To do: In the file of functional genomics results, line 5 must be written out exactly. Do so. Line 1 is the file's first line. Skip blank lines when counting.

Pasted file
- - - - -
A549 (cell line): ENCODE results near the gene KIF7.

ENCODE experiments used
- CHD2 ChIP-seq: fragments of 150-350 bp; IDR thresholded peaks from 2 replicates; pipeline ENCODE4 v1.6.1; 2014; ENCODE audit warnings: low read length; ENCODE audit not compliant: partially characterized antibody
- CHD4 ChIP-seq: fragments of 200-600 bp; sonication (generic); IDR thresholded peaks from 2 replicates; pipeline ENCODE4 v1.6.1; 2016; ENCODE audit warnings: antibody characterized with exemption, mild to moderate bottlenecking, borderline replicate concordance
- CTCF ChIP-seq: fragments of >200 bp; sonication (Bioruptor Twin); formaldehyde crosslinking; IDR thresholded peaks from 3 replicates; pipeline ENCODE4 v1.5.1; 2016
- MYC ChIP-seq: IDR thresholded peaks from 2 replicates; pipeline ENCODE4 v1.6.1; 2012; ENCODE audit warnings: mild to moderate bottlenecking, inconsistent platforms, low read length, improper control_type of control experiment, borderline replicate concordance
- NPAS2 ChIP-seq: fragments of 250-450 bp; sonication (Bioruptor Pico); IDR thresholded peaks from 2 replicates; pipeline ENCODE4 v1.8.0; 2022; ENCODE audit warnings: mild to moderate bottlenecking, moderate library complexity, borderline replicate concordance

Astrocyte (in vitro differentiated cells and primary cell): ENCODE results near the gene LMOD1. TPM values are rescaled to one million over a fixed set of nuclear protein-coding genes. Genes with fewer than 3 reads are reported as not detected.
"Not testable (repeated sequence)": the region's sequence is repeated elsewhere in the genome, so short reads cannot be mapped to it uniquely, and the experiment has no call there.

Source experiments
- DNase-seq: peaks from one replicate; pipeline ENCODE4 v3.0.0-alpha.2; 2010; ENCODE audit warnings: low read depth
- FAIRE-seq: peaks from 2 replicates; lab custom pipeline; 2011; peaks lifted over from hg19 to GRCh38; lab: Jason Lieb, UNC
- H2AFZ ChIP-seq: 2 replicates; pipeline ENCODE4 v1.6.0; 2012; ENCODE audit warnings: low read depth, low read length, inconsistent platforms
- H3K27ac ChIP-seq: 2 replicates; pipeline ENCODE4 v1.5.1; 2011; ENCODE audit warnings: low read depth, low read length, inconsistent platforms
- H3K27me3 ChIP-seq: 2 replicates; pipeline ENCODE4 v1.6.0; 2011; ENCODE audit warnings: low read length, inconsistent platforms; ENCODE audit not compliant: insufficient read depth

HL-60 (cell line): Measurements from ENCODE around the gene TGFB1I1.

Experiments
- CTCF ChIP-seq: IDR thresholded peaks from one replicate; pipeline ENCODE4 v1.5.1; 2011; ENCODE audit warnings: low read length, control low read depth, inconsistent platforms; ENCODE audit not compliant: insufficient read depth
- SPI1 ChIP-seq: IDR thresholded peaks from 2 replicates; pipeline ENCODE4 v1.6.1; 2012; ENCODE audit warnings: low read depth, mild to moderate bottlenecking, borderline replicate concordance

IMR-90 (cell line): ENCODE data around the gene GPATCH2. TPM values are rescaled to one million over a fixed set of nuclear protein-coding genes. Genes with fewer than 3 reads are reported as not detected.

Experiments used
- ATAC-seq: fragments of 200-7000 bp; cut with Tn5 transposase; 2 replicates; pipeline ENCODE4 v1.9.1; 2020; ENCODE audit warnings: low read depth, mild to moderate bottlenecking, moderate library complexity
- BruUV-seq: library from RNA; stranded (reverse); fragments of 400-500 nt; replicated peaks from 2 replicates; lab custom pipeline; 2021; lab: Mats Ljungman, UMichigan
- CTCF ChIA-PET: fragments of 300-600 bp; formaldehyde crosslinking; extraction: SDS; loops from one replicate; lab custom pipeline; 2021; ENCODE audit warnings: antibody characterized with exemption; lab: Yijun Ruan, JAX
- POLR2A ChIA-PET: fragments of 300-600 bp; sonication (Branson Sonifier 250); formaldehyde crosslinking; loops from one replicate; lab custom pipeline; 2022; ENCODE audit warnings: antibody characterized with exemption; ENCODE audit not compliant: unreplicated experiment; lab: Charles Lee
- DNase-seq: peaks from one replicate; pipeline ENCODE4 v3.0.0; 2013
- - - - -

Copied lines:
- CTCF ChIP-seq: fragments of >200 bp; sonication (Bioruptor Twin); formaldehyde crosslinking; IDR thresholded peaks from 3 replicates; pipeline ENCODE4 v1.5.1; 2016